The Economics Reason Why 1000 New Hotels Have Opened During Covid-19 [Roundup]

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News and notes from around the interweb:

  • Lots of folks shared this Bloomberg piece on why so many new hotels – about 1000 – have been opening during the pandemic. Hotel owners already have the land and the construction, they’re on the hook for mortgage and property tax expenses. It comes down to ‘capital-intensive industries have high fixed costs and lower marginal costs’ so while a new hotel is a bad investment right now, once you’ve got one you might as well open it – if you can cover the payroll and extra supplies and utilities.

  • Some people think the TSA is so effective that it should become a public health agency too.

  • United Airlines drops craft beer from premium cabins come on, you know this cost cutting was coming even before the pandemic, right?

  • Delta co-brand American Express cards have new limited-time spending rewards you can register for.

    • Delta SkyMiles® Gold American Express and Delta SkyMiles® Gold Business American Express earn 4x at restaurants (including takeout and delivery) and 5x on Delta Purchases. Register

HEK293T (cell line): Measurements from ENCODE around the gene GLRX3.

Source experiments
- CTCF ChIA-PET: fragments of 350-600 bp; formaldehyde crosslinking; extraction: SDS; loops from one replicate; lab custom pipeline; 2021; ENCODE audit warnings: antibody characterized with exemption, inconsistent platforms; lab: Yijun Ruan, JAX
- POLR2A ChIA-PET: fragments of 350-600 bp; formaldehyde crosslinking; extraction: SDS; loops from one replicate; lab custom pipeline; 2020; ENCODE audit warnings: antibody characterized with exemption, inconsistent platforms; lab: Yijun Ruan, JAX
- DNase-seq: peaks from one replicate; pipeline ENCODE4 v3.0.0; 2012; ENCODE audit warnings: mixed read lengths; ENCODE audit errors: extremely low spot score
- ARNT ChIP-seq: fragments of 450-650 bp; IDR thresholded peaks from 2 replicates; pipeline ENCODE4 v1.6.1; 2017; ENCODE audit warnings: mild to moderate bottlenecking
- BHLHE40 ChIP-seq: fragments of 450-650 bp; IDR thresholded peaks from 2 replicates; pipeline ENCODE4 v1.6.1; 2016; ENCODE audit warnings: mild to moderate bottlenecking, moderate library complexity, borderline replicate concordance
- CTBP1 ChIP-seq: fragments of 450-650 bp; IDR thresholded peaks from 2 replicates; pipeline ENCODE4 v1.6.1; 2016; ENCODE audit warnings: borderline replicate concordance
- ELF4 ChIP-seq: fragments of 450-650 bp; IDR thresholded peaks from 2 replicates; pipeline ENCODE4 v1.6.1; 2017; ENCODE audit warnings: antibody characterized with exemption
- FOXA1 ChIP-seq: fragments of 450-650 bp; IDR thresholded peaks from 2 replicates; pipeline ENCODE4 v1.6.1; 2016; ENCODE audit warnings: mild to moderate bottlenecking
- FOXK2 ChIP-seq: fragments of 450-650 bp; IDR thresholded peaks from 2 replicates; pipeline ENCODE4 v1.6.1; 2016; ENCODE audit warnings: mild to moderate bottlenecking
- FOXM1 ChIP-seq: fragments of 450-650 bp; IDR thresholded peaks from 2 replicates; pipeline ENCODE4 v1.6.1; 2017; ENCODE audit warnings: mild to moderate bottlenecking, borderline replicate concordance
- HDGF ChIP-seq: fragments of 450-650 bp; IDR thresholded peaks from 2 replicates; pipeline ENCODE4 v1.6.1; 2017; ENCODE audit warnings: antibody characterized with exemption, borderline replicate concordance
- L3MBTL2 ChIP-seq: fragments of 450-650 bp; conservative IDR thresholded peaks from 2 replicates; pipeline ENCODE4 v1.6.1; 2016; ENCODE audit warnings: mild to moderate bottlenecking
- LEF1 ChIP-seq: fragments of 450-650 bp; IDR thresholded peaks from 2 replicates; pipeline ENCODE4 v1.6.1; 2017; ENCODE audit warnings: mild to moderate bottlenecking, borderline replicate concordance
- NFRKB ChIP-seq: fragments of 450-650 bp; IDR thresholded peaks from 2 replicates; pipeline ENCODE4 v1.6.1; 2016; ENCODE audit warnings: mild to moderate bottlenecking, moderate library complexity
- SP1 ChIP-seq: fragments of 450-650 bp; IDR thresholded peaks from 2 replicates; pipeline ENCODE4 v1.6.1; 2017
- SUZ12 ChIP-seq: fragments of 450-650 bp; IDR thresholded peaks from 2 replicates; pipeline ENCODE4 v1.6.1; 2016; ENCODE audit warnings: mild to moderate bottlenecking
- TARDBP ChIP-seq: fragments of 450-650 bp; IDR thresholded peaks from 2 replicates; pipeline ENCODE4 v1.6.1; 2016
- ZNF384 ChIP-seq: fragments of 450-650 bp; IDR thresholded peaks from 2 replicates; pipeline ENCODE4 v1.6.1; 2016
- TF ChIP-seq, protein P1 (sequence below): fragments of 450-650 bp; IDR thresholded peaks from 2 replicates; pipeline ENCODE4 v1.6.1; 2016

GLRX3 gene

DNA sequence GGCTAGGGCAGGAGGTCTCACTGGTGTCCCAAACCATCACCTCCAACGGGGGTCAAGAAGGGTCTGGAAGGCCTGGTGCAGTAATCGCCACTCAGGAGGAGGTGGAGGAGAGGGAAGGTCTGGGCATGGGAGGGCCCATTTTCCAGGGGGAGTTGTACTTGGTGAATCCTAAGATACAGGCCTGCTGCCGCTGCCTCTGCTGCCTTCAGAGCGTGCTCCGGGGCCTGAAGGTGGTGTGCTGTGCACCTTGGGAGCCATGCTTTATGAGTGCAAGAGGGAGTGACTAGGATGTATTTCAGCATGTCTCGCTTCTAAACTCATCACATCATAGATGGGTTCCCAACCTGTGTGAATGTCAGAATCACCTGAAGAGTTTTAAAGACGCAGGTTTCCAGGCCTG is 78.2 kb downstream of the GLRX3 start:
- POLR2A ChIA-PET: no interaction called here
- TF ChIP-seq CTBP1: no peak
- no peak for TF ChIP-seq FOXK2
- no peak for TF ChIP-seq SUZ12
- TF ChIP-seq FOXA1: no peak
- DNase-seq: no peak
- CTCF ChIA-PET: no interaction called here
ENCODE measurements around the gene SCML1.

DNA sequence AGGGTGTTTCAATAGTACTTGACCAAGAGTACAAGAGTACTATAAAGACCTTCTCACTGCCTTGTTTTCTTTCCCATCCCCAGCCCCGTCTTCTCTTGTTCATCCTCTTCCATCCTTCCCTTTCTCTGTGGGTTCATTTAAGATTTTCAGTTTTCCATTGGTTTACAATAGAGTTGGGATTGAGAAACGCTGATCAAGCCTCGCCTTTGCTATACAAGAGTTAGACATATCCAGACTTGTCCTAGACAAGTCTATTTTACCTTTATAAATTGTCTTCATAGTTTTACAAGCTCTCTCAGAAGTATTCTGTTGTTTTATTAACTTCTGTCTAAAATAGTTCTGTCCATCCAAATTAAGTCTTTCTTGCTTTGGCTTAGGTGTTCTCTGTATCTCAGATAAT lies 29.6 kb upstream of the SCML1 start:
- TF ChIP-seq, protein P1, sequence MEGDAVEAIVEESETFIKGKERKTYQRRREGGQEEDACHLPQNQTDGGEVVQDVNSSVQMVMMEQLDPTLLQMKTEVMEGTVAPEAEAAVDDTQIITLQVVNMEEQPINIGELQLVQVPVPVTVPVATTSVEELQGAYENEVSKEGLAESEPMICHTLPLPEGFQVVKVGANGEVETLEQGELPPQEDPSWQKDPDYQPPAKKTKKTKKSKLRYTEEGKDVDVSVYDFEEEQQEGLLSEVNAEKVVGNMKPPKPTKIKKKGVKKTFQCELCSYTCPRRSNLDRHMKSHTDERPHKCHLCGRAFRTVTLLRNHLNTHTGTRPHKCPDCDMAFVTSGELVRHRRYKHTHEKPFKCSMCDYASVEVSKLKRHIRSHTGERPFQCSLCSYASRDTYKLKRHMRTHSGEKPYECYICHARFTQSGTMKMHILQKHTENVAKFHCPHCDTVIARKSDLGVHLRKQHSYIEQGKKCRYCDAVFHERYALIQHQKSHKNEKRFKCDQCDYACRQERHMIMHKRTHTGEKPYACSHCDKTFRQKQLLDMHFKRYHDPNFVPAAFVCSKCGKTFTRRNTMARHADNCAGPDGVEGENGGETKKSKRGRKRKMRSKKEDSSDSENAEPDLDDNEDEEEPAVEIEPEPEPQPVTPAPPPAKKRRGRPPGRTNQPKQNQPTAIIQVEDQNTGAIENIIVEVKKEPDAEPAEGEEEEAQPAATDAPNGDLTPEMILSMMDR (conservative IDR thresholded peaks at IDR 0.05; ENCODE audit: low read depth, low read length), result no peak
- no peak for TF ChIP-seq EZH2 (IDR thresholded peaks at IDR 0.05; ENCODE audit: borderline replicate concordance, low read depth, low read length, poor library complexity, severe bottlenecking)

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  • 25% bonus transferring Citibank ThankYou Points to Avianca LifeMiles by September 18. It appears that LifeMiles is funding the bonus, as a way of getting Citi purchasing more miles from them.

  • New York City may begin pulling homeless out of its hotels

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  1. Even beyond the reasons you (and Bloomies) give, the outlook for opening a new, already built hotel pencils-out better than you’d think, because a new hotel does not split the pie with existing hotels in the market. It steals market share from the other hotels, because a new hotel room always commands a premium.

    I saw this little demonstration of microeconomics first-hand at the bottom of the market back in April. The local Springhill and Townplace Suites closed, and the Staybridge _barely_ managed to stay open, but the brand-spanking-new Residence Inn stayed nearly 75% occupied.

    However, looking forward, in general the hotel industry always overbuilds in the good times. A lot of capacity is still in the pipeline, and for years going forward I’m sure the industry is going to underbuild to compensate.

  2. There’s an old cliche about the hotel industry: The second owner of any hotel is the one who makes the money. That will undoubtedly play out for many of the 1000 hotels that have opened during the pandemic.

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